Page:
In a study that could lay the foundation for mass-produced single-molecule sensors, Rice University researchers have demonstrated a means of simultaneously making optical and electronic measurements of the same molecule.

Scientists make cat that glows in the dark

October 24, 2008

“Mr. Green Genes” has eyes, gums and tongue that glow a vivid lime green under ultraviolet light, the result of a genetic experiment at the Audubon Centre for Research of Endangered Species in New Orleans.

The experiment was intended to learn whether the enhanced green fluorescence protein gene (which also functions as a marker) could be introduced harmlessly into the feline’s genetic sequence to create a transgenic cat.… read more

Scientists make chemical cousin of DNA for use as new nanotechnology building block

April 30, 2008
(Biodesign Institute at Arizona State University)

Arizona State University’s Biodesign Institute scientist John Chaput and his research team have made the first synthetic self-assembled nanostructures, composed entirely of glycerol nucleic acid (GNA), a synthetic analog of DNA.

With GNA, the five carbon sugar commonly found in DNA (deoxyribose) is substituted by glycerol, which contains just three carbon atoms.

Unlike DNA and proteins, which have evolved to exist only as right-handed, the GNA… read more

Scientists Make Embryos for Cells

July 11, 2001

Human embryos have been created in the lab for the sole purpose of harvesting their stem cells for the first time.

Until now, scientists had derived stem cells only from excess embryos donated from infertility treatments. In this case, the scientists approached donors and informed them that their eggs and sperm would be used to develop embryos for stem-cell research.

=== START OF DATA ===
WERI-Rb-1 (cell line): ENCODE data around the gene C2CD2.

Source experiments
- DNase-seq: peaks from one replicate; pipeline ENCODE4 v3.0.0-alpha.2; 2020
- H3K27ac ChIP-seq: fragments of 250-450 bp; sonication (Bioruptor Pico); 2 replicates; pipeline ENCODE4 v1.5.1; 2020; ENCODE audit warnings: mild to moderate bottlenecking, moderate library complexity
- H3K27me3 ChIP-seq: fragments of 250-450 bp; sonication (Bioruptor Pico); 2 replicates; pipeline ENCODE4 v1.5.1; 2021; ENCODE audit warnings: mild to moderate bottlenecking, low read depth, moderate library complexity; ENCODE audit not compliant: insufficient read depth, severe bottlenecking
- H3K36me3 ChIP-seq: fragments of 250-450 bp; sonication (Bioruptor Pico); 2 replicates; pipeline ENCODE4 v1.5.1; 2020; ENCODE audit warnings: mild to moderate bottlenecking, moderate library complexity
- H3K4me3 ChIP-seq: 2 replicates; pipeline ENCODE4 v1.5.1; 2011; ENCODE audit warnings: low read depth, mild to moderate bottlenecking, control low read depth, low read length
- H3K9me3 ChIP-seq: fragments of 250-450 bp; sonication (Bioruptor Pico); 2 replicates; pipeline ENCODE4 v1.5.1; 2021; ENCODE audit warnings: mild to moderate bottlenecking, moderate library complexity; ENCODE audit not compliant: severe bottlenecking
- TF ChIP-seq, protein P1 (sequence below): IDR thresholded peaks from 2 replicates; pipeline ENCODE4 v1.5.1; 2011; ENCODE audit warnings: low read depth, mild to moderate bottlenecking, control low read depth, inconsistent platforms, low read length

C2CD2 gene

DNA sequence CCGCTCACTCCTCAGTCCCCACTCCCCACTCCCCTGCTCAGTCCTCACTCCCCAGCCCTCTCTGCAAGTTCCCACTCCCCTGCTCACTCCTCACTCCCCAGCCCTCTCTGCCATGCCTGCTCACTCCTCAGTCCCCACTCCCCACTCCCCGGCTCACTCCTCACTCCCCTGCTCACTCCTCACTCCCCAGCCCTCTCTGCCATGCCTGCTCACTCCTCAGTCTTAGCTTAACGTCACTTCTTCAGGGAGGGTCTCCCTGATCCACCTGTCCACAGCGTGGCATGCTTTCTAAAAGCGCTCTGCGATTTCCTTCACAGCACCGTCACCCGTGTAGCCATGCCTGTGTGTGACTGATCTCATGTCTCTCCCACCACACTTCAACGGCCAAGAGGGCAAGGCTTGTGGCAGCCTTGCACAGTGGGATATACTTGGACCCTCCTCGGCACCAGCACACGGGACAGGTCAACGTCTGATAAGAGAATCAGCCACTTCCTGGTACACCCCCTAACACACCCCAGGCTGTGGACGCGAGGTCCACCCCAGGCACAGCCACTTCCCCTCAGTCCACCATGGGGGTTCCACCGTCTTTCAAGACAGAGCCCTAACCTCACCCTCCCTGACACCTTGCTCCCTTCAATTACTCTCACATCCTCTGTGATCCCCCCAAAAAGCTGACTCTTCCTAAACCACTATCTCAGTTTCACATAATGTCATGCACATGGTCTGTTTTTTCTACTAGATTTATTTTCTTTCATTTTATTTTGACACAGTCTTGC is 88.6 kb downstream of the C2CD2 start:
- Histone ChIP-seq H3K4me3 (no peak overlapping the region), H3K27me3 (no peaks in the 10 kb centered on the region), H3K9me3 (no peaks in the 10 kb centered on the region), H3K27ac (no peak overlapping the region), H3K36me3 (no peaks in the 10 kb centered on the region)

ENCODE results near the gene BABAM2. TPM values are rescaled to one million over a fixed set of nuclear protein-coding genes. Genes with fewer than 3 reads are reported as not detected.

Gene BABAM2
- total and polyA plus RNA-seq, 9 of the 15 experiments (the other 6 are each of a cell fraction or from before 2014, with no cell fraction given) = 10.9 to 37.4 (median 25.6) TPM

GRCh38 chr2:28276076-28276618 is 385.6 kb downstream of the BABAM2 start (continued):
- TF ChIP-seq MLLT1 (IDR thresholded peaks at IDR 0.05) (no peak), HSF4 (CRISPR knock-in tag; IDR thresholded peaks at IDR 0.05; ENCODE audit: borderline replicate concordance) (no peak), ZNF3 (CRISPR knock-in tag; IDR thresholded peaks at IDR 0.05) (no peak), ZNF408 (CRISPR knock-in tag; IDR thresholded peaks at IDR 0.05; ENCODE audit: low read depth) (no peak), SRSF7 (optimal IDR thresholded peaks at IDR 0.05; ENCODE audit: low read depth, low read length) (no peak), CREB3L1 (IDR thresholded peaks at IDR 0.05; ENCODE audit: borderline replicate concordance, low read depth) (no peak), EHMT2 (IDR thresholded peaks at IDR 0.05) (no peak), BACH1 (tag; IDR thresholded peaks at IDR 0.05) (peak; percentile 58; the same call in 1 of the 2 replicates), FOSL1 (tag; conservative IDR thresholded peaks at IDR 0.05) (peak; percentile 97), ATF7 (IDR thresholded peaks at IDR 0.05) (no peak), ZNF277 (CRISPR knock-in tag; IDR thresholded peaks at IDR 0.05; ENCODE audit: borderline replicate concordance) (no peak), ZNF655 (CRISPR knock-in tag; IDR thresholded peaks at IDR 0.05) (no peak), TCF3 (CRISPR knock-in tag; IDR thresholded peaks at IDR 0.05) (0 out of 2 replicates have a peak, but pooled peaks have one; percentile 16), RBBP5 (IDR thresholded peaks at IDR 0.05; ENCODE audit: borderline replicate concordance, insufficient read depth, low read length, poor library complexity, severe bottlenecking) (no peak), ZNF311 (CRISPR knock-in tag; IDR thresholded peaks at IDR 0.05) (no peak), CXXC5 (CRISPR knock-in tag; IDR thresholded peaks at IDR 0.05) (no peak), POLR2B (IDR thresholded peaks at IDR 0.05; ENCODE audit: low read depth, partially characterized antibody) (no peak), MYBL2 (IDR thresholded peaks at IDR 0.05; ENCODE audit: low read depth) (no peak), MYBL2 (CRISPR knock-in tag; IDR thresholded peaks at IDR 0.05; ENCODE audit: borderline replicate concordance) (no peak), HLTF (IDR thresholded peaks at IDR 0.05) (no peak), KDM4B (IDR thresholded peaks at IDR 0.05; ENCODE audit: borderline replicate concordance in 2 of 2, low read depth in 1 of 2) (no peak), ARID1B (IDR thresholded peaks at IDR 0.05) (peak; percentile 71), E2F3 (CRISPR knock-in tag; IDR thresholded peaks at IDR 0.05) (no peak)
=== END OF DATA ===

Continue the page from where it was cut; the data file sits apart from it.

The work, conducted by researchers at the Jones… read more

Scientists make human blood from human skin

November 8, 2010

skin-blood5

In a major breakthrough, scientists at McMaster University in Canada have discovered how to make human blood from adult human skin.

The discovery, published Sunday in Nature, could mean that in the foreseeable future, people needing blood for surgery, cancer treatment or treatment of other blood conditions like anemia will be able to have blood directly created from a patch of their own skin to provide… read more

Scientists Make Paralyzed Rats Walk Again After Spinal-cord Injury

September 21, 2009

A combination of drugs, electrical stimulation and regular exercise can enable paralyzed rats to walk and even run again, UCLA researchers have discovered — regeneration of severed nerve fibers is not required/

The finding may have implications for human rehabilitation after spinal cord injuries.

The scientists administered drugs that act on the neurotransmitter serotonin and applied low levels of electrical currents to the spinal cord below the point… read more

Scientists Make ‘Perfect’ Nanowires

January 24, 2008

European scientists have created silicon nanowires that are perfect, down at the single-atom level.

The identical wires have no bumps, bends, or other imperfections. The full array of nanowires is also highly parallel, and each wire is an excellent metallic conductor.

Nanowires play a key role in developing nanoelectronics applications, and silicon nanowires are particularly important because of the central function that silicon plays in the semiconductor industry… read more